Jeffrey Brenner, MD, will be a keynote speaker at the 2012 Colorado Health Symposium, July 25-27 at Keystone Resort and Conference Center. The theme of this year's Symposium, "Health Equity: Bridging the Divides," focuses on real-world solutions to challenges in health and health care.
With high poverty, crime and unemployment rates, Camden, N.J. is hardly the picture of health among American cities. Yet, thanks to the pioneering efforts of Jeffrey Brenner, MD, Camden may hold the answer to one of the nation's most vexing quandaries: reducing the cost of health care.
Dr. Brenner is the founder and executive director of the Camden Coalition of Healthcare Providers, an alliance of hospitals, health providers and community residents working together to build an integrated health care delivery model that provides better care for Camden's impoverished residents.
Using medical billing data from emergency rooms, Brenner mapped out "hot spots" of Camden's most costly patients. In evaluating the data, Brenner determined that the most expensive patients received what he described as "terrible care" in hospitals.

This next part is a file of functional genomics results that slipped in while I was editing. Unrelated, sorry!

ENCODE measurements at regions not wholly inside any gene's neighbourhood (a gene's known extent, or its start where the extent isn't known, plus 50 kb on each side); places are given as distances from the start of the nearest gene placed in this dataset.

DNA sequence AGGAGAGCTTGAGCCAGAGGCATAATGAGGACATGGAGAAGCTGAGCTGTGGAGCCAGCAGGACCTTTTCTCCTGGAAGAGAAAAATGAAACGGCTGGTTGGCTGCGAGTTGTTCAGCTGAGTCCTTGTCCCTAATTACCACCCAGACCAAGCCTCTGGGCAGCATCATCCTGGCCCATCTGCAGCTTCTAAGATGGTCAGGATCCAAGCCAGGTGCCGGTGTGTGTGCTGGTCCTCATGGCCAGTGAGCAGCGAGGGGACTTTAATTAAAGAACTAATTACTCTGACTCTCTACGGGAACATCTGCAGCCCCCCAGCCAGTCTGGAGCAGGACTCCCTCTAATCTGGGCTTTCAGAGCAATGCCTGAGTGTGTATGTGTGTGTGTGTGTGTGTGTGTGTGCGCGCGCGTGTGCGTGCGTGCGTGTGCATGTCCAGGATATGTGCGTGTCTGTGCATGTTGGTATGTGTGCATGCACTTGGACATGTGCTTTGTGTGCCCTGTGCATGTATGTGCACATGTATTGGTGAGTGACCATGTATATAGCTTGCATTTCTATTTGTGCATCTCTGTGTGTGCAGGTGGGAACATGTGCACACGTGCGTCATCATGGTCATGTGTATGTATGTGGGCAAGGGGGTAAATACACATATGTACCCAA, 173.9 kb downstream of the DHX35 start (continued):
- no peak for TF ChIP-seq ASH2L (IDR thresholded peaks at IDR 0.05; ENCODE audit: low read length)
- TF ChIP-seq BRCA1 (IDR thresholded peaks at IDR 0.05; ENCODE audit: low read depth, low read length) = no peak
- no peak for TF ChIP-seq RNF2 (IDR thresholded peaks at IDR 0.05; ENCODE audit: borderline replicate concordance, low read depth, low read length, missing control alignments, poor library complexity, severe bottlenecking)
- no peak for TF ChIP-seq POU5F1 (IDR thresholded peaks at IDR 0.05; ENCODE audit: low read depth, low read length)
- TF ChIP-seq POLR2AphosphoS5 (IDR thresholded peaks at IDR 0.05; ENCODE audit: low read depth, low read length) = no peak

"American health care doesn't do a good job taking care of sick people," Brenner said in a "Frontline" documentary. "We built our system in a way that's very hard to access. It works fine for the average patient, but if you are blind, disabled, deaf or in a wheelchair, if you don't speak the language, if are developmentally delayed or if you have a complex mix of illnesses with many providers involved, the whole system starts to break down."
Taking the data he gathered, Brenner targeted the sickest and most expensive patients in Camden. With support from small medical foundation grants, he assembled a team of medical "hotspotters," including nurses, social workers and physicians' assistants, who make follow-up calls and home visits to those who receive care. In just three years, the team has provided organized care to more than 300 people. In some cases, Brenner said this innovative approach has delivered cost reductions as high as 50 percent, while also reducing emergency room visits and improving individuals' health as well as their experience with the health care system.
Though the hotspotting approach seems to work in Camden, Brenner said it could potentially shake up the U.S. health care system by taking the most expensive (and lucrative) patients out of hospitals.
"This kind of work is a game-changer," Brenner told "Frontline." "... Better care for sick people is disruptive change."
Brenner's work with the coalition has been profiled in The New Yorker and on MSNBC. He will give the lunch keynote speech on Day One of the 2012 Colorado Health Symposium, addressing the plenary theme "At What Price Health?"